Although these are helpful general motivational frameworks, the individual reasons for engaging in filicide are complex, incredibly unique, and influenced by multigenerational factors (e.g., cultural trauma, familial mental illness, biological determinants of behavior). Mental illness and personality pathology are most often involved, as are neuropsychological abnormalities and intellectual deficits. Utilization of structured interviews, psychological testing, and collateral interviews with family and community members provides valuable insight into the unique factors that culminated in any specific filicide.

A forensic specialist can provide valuable insight at several stages in a filicide matter, from pre-adjudication through capital sentencing, including matters of adjudicative competency, insanity, mitigation, and competency to enter into a binding settlement. Additionally, expert testimony can educate the trier of fact about the interaction of the individual’s psychosocial (e.g., early childhood environment, disciplinary style in household of origin, socioeconomic status) and biological (e.g., predisposition for mental illness or substance abuse, neurological, gestational exposure to teratogens) risk factors that caused the filicide. This provides jurors or other fact finders with the data necessary to understand the complexities of such an unusual behavior and come to an informed decision. Additionally, a forensic specialist can provide consultation to attorneys regarding their client, other experts, and psychological research.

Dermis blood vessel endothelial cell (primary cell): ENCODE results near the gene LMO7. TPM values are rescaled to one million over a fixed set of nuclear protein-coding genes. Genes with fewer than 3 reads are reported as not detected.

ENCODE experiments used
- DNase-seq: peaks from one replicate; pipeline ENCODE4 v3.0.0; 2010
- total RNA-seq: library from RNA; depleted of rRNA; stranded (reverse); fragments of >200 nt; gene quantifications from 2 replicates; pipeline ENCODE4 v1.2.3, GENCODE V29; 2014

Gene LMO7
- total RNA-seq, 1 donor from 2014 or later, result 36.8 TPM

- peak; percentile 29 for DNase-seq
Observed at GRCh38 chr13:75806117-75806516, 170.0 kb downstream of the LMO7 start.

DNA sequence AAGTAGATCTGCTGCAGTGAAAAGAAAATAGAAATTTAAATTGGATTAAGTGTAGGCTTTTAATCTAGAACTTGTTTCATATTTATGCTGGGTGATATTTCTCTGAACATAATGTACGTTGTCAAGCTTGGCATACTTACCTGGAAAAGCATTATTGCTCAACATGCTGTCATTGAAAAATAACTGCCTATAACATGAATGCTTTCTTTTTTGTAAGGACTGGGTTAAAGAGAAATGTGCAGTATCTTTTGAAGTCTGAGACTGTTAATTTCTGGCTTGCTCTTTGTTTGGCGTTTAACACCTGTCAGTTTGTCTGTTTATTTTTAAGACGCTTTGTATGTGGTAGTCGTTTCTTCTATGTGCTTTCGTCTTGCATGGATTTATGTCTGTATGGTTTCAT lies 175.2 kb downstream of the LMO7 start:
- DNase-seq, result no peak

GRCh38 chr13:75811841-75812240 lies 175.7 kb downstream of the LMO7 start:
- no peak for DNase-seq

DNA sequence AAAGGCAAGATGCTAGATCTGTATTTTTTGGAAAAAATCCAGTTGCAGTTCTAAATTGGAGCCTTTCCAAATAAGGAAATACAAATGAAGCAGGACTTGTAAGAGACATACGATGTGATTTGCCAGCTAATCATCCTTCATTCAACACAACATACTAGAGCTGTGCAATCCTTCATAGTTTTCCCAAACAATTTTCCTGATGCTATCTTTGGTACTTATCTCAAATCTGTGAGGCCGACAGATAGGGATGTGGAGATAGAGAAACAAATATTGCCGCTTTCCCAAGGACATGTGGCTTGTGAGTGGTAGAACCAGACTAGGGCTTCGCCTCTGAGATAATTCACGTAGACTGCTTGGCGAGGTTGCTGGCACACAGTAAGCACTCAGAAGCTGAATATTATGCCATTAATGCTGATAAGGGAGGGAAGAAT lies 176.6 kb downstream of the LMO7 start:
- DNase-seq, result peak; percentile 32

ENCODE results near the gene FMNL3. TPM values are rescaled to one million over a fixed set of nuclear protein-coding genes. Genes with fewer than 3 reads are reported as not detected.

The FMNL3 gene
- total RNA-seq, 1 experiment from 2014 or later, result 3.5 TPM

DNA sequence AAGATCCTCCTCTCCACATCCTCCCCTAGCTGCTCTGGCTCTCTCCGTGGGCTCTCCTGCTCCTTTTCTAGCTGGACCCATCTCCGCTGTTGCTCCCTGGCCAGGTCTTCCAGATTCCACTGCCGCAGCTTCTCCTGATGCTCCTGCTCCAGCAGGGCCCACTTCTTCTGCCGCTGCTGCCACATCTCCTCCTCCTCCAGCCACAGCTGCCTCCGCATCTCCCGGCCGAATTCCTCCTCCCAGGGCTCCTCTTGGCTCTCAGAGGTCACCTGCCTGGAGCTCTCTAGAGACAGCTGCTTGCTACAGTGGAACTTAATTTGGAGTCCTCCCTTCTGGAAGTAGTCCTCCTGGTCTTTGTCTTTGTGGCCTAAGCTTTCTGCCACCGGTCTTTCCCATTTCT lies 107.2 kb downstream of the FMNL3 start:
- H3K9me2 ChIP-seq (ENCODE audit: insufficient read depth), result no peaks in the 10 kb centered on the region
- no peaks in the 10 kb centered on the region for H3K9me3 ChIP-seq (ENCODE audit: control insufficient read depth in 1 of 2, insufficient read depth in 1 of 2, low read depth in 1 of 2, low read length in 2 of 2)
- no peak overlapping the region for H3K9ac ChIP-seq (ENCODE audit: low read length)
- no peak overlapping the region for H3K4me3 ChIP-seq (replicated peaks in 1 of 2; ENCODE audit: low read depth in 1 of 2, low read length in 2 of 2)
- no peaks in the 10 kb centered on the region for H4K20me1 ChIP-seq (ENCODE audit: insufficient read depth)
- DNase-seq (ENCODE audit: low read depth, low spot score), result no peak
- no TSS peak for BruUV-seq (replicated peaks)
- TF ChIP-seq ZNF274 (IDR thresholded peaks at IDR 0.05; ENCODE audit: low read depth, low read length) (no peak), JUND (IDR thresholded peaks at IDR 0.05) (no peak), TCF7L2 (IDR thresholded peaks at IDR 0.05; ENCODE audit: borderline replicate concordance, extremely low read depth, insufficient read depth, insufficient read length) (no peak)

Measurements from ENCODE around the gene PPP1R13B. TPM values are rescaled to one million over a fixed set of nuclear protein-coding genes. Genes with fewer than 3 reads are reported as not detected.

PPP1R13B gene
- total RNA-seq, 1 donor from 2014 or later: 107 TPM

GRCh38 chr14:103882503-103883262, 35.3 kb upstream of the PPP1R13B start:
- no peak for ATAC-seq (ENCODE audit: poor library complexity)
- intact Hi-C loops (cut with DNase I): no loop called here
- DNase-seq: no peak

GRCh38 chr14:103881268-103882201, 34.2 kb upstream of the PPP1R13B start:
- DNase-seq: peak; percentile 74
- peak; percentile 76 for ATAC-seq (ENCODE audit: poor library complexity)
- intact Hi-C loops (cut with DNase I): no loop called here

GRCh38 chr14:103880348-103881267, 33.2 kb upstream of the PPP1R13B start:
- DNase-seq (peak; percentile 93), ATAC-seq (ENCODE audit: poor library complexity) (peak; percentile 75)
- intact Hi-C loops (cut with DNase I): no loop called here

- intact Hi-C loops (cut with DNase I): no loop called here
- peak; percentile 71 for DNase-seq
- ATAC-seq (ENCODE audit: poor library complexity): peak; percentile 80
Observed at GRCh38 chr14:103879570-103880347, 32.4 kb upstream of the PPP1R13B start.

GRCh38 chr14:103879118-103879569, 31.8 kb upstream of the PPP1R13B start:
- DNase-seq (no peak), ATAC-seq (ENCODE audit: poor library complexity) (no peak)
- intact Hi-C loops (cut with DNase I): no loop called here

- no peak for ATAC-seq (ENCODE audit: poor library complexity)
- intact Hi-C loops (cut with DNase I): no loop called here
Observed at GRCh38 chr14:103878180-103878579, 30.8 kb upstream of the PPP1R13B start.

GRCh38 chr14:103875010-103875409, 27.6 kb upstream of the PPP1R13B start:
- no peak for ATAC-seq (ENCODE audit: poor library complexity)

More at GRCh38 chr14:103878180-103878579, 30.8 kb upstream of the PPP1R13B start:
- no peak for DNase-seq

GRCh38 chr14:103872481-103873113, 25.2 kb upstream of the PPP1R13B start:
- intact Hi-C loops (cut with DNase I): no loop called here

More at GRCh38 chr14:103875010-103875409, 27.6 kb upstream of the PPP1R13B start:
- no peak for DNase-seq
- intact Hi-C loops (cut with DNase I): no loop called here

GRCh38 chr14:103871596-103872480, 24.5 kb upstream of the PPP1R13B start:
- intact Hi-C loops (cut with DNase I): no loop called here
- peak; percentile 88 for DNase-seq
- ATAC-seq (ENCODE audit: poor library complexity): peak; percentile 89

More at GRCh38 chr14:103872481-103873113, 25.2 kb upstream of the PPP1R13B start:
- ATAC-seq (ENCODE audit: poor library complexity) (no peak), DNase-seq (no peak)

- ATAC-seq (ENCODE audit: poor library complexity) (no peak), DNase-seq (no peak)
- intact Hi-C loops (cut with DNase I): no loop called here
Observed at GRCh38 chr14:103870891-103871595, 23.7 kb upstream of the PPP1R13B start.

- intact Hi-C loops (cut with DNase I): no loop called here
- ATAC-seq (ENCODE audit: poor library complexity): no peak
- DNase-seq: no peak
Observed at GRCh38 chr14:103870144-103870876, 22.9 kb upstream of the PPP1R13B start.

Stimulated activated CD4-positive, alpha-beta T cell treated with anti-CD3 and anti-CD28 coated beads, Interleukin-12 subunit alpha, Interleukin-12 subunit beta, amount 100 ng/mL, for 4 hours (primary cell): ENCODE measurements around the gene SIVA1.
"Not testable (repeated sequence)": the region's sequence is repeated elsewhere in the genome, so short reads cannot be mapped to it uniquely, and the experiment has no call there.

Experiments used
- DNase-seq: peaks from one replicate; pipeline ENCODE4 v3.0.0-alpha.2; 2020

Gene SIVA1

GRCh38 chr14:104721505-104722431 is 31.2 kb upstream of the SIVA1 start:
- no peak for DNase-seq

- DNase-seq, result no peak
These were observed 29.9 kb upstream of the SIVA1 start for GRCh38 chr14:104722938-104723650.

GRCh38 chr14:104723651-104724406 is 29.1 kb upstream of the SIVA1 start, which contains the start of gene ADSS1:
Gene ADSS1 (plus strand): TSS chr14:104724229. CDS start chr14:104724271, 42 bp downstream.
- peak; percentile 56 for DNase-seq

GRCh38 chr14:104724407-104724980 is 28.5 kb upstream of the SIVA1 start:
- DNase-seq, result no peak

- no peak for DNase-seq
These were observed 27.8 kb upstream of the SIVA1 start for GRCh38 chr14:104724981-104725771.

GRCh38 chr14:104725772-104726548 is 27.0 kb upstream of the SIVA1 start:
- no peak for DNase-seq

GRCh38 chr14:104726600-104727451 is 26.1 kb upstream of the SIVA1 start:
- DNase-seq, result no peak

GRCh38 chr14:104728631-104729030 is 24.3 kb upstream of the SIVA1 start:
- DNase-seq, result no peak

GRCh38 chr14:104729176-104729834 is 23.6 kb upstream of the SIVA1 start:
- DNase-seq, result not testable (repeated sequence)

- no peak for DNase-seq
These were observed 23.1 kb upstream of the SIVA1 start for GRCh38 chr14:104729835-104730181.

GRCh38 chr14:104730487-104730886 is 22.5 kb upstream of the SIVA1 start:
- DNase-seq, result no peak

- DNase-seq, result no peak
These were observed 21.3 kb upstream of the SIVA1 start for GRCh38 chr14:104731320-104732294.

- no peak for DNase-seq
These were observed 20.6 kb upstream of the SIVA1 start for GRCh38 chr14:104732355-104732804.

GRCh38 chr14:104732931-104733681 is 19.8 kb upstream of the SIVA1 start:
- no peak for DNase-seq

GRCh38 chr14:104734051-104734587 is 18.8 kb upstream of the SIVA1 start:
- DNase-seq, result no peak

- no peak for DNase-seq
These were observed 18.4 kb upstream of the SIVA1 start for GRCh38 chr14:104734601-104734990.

Orenstein, D (2014). Analysis: 32 Years of U.S. Filicide Arrests.
Durose, M. R. (2005). Family Violence Statistics: Including Statistics on Strangers and Acquaintances. U.S. Department of Justice
Resnick, P. J. (1969). Child Murder by Parents: A Psychiatric Review of Filicide. American Journal of Psychiatry, 126, 73-82.
Friedman, S. H., Holden, C. E., Hrouda, D. R., & Resnick, P. J. (2008). Maternal Filicide and Its Intersection with Suicide.
Myers, WC et all. (2021). Revenge Filicide: An International Perspective Through 62 Cases.
McKee, G. R. (2006). Why Mothers Kill: A Forensic Psychologist’s Casebook.

Dr. Trayci Dahl specializes in severe mental illness, filicide, violence risk, malingering, and threat assessment and management. Her practice is unique in having been retained in over 15 capital cases, many of which involved filicide. Dr. Dahl is one of a limited number of psychologists who are both Board Certified in Forensic Psychology and a Certified Threat Manager of the Association of Threat Assessment Professions. She conducts forensic evaluations and provides expert testimony as a member of the Pacific Forensic Group.

Copyright Trayci Dahl, PhD, ABPP - Board Certified Forensic Psychologist & ATAP Certified Threat Manager

Disclaimer: While every effort has been made to ensure the accuracy of this publication, it is not intended to provide legal advice as individual situations will differ and should be discussed with an expert and/or lawyer.For specific technical or legal advice on the information provided and related topics, please contact the author.